Apartheid victims are to take legal steps against justice minister Penuell Maduna in a last-ditch effort to get access to the state's draft reparations policy.
Shirley Gunn, chairperson of the Khulumani Victims Support Group's Western Cape branch said the action was decided on after several attempts to see the draft legislation, and to become involved in discussions on reparations, failed.
The papers would be served on Maduna on August 26, International Anti-Torture Day, Gunn said on Sunday after the group took part in a worldwide protest under the banner "No Amnesty without Reparations".
In terms of the Access to Information Act, Maduna would have to give reasons through the court why the victims are not being consulted on reparations.
"They cannot come up with a reparations policy in isolation of the community that needs the support," Gunn said.
Khulumani's decision coincides with the first international legal action for compensation against companies and governments which propped up the apartheid state.
Eighty victims identified through the Truth and Reconciliation Commission process will lodge the claim on Monday in the United States for $80-million (about R800-million) through an American attorney and assisted by Khulumani and Jubilee 2000.
Nyameka Goniwe, the widow of Matthew Goniwe, who with three others was murdered in 1985 by security police, are among the first claimants, along with Sigqibo Mpendulo, the father of 12-year-old twins who were murdered in Umtata in a 1993 defence force raid.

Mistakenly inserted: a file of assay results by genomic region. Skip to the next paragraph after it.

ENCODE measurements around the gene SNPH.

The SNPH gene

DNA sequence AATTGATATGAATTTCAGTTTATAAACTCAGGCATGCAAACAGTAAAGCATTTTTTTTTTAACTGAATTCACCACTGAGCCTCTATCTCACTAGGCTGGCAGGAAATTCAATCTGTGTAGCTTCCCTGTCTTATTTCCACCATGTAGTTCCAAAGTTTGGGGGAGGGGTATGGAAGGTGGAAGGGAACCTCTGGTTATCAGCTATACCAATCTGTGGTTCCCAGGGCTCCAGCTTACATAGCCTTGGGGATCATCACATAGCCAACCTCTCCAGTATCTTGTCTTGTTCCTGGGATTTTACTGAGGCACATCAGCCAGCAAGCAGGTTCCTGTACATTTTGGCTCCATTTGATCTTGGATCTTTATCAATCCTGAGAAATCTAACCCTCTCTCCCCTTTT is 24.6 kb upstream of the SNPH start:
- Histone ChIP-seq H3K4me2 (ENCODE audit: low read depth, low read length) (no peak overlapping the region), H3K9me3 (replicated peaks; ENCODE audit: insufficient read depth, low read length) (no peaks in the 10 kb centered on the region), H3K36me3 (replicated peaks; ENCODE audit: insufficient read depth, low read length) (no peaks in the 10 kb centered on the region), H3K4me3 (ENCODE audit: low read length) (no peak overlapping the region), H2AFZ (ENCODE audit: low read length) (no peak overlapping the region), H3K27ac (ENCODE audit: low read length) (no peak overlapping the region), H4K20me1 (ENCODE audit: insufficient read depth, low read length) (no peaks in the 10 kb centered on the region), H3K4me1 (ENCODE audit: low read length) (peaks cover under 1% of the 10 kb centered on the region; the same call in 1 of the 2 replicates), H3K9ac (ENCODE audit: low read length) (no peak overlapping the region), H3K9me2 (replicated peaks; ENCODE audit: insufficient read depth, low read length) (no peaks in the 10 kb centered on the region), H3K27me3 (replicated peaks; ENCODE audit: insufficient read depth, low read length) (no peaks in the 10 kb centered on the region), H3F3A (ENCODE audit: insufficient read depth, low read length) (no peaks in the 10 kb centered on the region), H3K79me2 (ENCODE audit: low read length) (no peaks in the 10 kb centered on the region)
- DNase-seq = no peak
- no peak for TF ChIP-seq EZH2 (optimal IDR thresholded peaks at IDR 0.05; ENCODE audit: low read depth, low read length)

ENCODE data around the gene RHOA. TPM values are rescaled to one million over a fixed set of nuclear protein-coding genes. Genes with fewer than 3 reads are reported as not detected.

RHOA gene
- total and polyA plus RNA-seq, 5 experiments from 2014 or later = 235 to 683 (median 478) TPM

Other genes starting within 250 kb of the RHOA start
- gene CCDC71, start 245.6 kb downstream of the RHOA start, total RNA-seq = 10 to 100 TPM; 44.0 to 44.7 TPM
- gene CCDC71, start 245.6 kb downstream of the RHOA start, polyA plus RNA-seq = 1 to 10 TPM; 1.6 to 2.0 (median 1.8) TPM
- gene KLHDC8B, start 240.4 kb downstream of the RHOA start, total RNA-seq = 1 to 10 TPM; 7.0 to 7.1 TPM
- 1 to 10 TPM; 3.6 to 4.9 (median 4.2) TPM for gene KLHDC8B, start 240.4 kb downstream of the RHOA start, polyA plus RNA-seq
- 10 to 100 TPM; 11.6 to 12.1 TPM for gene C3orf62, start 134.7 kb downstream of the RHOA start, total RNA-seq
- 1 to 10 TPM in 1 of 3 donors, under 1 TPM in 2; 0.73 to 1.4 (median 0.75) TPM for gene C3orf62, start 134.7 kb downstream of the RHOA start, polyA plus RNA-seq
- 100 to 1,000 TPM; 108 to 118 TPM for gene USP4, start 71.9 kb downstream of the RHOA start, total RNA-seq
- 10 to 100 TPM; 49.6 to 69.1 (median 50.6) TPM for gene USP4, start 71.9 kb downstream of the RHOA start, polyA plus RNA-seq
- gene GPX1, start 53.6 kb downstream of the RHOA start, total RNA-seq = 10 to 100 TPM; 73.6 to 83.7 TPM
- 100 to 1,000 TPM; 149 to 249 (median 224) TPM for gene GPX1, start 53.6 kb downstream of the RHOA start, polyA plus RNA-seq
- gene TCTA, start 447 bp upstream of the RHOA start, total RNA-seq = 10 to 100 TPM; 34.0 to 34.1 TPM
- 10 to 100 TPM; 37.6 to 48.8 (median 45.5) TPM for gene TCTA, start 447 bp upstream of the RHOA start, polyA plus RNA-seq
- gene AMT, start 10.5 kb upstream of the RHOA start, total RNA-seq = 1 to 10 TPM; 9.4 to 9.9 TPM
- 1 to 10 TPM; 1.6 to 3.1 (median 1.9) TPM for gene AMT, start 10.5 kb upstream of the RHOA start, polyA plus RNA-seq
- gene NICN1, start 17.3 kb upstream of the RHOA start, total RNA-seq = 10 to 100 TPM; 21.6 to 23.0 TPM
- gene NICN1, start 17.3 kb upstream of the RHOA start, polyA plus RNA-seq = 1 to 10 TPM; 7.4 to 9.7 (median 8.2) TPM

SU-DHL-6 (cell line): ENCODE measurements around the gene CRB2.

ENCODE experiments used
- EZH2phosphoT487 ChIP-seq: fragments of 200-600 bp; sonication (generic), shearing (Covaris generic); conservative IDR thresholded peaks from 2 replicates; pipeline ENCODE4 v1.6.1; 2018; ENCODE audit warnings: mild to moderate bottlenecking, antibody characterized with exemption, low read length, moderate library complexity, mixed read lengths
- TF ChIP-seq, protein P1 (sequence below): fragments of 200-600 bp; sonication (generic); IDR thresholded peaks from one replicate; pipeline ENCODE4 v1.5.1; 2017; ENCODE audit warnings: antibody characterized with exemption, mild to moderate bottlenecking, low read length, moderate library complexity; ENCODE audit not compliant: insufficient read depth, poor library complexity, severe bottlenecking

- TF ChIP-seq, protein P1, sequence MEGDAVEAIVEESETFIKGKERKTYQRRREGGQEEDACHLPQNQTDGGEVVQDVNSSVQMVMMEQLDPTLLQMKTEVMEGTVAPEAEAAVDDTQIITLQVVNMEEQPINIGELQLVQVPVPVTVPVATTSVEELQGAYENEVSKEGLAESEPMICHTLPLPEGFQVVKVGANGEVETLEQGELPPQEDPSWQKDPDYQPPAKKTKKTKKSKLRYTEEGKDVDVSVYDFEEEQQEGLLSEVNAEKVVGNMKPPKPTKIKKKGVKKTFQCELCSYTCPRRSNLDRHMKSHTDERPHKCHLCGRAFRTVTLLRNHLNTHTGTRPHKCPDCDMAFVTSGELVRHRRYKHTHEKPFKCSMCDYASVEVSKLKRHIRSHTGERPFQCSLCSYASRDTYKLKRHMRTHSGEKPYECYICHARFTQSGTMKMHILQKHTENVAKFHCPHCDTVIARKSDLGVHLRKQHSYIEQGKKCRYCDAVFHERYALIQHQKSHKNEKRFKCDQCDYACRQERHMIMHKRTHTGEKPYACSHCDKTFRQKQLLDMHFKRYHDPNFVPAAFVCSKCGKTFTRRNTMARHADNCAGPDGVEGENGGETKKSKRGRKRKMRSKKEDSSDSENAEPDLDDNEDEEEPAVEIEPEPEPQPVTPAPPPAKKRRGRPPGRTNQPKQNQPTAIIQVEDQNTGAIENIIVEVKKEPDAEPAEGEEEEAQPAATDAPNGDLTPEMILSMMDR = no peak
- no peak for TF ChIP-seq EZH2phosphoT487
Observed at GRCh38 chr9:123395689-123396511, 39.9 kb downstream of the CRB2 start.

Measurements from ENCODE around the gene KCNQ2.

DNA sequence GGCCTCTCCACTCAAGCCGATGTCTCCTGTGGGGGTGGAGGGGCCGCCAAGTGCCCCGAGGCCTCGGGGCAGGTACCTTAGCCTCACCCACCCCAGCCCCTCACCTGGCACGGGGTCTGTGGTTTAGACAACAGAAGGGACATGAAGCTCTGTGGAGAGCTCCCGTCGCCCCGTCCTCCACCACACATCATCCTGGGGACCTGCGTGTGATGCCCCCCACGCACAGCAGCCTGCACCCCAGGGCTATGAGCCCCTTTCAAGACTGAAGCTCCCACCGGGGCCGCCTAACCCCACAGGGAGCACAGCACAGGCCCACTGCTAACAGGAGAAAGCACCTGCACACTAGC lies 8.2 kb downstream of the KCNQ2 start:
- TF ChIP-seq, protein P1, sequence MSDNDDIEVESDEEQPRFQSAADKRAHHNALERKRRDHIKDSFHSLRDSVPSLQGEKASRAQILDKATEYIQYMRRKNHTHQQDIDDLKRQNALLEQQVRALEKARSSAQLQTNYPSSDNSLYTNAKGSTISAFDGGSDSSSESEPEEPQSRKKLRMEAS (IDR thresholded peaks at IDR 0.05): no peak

Last month an intention to launch a class action suit on behalf of victims against governments and companies that defied the United Nations arms embargo against apartheid South Africa was announced by Economists Allied for Arms Reduction (Ecaar). Both cases would be assisted by lawyers who successfully represented holocaust victims against Swiss banks.
The first lawsuit would be aimed particularly against Credit Swiss and Union Bank Swiss. German banks and the United States are expected to face similar lawsuits soon, while it is understood that another action is in the pipeline against apartheid oil sanctions busters and more steps against arms companies are also being considered.
In August last year Khulumani Western Cape served papers on the Justice Ministry, requesting access to the draft policy. Gunn said the ministry had acknowledged the papers, but the requisite 90 days for a response lapsed without an answer.
"In December we took the next step, but we did not even get an acknowledgement," she said.
In February the ministry promised to meet with representatives of the victims, but according to Gunn the minister did not adhere to the promise.
"They have furnished no reason so far and we have decided to take the next step, which is legal action," she said.
Maduna has stressed a number of times that he is under no obligation to discuss the draft policy. He said it could only be finalised once the TRC's final report had been handed to President Thabo Mbeki.
On Sunday Jubilee South Africa and Khulumani held protests to highlight the "need to ensure reparations for apartheid's victims before giving amnesty to perpetrators of human rights violations".
Solidarity movements in Switzerland and Germany held similar protests. The outcry followed reports that the government was considering a post-TRC amnesty for groups that did not participate, such as apartheid generals and some "right-wing", "third force" and liberation forces.
The acting national chair of Khulumani, Piers Pigou, said the government was wrong to be discussing another extension of the amnesty process while ignoring the victims.
Maduna said in his budget vote debate the issue would not be discussed further before the handing over of the TRC report, now understood to have been postponed until next month.
Some victims have received interim reparations, but have been waiting for final reparations five years longer than originally anticipated, largely due to several extensions to the TRC amnesty process.